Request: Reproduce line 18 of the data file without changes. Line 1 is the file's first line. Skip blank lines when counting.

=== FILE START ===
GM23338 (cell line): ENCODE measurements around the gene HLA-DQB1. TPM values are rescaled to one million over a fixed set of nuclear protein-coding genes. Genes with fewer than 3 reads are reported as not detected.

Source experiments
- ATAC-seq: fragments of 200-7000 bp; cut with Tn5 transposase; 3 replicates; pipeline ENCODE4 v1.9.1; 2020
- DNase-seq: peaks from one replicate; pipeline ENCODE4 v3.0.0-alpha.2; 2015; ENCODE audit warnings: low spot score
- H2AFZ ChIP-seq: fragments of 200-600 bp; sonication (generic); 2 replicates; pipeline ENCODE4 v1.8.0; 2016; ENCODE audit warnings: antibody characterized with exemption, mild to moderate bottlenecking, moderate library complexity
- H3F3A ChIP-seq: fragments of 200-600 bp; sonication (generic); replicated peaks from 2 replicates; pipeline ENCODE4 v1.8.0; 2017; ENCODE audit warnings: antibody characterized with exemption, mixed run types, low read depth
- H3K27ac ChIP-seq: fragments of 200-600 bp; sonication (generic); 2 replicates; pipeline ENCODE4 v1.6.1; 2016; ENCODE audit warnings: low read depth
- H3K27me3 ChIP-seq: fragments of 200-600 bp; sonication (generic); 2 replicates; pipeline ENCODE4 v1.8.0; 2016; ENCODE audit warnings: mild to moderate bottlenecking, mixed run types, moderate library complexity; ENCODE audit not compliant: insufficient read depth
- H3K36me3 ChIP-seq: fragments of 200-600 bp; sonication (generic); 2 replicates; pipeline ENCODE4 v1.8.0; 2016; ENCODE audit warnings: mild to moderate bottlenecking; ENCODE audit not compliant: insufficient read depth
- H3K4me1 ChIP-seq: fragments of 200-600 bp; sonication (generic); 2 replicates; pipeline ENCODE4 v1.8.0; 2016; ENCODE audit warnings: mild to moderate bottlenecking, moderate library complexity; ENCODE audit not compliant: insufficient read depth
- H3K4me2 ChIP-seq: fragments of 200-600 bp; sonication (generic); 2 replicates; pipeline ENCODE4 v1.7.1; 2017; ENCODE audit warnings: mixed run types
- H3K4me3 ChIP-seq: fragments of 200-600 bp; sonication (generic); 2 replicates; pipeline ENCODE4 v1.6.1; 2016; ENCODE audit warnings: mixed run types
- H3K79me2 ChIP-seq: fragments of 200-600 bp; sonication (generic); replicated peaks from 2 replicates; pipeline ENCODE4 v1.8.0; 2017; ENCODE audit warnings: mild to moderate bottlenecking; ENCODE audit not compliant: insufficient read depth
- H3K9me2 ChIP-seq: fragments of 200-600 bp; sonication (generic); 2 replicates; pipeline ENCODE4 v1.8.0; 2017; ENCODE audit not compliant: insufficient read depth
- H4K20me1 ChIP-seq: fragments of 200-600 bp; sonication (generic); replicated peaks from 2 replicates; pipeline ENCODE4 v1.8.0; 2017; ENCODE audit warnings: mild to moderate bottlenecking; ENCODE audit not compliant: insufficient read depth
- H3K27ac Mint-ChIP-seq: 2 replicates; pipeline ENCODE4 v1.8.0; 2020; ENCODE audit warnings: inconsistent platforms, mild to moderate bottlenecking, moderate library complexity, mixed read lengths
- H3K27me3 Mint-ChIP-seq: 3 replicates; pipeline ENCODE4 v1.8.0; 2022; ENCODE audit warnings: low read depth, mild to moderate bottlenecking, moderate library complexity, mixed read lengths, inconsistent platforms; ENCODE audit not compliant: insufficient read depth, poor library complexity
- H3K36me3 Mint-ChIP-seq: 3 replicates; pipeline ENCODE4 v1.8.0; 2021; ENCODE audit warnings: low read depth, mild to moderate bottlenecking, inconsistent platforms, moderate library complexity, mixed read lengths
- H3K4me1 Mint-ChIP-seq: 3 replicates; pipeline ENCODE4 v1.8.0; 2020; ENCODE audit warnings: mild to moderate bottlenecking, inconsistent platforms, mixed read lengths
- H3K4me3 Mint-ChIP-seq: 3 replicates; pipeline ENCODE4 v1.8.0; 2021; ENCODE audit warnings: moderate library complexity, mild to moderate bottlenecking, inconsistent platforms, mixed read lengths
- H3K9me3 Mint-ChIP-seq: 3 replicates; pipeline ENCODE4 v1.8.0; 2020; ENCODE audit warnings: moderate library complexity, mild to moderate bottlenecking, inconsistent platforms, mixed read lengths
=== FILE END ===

- H3K36me3 Mint-ChIP-seq: 3 replicates; pipeline ENCODE4 v1.8.0; 2021; ENCODE audit warnings: low read depth, mild to moderate bottlenecking, inconsistent platforms, moderate library complexity, mixed read lengths